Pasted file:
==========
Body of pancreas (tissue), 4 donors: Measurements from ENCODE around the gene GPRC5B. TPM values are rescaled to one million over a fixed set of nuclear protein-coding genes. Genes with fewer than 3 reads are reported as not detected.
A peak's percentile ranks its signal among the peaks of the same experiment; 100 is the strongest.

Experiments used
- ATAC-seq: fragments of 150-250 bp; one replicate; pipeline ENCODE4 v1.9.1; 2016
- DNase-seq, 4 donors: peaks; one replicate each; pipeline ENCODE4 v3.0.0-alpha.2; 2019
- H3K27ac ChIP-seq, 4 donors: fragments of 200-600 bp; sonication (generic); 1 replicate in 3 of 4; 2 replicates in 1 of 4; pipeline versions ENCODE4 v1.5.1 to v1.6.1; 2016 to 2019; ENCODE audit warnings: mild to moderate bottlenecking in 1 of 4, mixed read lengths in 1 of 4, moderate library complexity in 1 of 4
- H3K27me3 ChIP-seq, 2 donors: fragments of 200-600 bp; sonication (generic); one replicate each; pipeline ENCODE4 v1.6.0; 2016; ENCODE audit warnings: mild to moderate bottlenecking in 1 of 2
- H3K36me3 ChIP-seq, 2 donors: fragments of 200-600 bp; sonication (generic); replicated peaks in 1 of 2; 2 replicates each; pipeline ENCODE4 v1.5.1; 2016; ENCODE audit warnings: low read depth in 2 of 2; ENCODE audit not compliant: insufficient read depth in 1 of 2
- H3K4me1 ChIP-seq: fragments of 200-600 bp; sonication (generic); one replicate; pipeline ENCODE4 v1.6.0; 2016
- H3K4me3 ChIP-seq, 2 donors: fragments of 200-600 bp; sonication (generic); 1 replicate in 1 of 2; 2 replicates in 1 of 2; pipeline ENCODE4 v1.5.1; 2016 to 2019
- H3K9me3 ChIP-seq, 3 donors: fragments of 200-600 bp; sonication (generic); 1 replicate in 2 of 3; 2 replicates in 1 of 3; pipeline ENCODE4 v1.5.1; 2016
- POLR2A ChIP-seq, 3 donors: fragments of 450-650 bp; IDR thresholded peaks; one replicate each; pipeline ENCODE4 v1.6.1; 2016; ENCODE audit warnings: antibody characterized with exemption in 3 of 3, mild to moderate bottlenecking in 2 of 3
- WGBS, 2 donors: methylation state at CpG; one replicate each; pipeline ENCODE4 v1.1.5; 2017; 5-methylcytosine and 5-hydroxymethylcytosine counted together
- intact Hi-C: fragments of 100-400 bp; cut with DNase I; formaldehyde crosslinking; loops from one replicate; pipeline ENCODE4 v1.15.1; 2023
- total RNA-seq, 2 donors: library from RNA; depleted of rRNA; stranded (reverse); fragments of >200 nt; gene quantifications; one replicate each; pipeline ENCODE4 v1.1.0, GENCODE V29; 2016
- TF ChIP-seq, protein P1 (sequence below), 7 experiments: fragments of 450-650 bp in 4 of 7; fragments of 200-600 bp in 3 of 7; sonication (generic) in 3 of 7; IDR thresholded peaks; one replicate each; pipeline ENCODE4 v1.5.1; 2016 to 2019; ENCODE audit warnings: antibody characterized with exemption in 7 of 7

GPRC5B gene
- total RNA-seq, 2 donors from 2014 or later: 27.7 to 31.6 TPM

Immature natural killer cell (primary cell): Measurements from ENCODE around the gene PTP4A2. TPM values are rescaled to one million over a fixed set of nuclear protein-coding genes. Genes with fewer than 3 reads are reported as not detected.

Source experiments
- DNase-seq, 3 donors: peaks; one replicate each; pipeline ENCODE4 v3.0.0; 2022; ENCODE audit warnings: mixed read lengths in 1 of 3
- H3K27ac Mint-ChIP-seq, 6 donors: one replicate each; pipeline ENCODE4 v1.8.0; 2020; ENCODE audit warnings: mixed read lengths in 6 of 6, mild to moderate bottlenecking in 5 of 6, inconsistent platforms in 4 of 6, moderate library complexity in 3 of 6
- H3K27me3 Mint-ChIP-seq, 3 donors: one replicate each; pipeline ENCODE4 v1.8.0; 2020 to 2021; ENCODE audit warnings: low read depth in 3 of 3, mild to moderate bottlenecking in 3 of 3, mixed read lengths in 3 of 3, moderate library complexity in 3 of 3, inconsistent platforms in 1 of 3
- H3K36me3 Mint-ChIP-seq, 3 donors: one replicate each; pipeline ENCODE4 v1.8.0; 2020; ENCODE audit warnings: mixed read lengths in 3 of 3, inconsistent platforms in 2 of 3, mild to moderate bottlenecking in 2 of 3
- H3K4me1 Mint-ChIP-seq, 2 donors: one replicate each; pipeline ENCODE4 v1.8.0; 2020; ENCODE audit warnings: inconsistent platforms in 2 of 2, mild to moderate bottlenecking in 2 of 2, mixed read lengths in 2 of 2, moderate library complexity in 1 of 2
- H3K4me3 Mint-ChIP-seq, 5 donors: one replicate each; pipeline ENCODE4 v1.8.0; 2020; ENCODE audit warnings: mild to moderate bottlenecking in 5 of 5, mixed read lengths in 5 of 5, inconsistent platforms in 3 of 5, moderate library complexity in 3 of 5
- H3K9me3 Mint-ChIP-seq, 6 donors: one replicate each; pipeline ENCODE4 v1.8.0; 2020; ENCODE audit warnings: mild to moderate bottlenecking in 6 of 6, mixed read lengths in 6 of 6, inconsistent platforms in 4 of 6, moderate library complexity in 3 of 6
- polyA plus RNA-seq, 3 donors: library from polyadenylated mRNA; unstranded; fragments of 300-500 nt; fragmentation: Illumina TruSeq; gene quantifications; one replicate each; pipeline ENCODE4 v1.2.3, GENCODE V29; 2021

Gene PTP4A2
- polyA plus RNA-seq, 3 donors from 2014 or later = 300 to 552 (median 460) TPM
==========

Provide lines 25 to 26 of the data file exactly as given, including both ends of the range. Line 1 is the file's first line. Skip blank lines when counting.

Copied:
- H3K4me1 Mint-ChIP-seq, 2 donors: one replicate each; pipeline ENCODE4 v1.8.0; 2020; ENCODE audit warnings: inconsistent platforms in 2 of 2, mild to moderate bottlenecking in 2 of 2, mixed read lengths in 2 of 2, moderate library complexity in 1 of 2
- H3K4me3 Mint-ChIP-seq, 5 donors: one replicate each; pipeline ENCODE4 v1.8.0; 2020; ENCODE audit warnings: mild to moderate bottlenecking in 5 of 5, mixed read lengths in 5 of 5, inconsistent platforms in 3 of 5, moderate library complexity in 3 of 5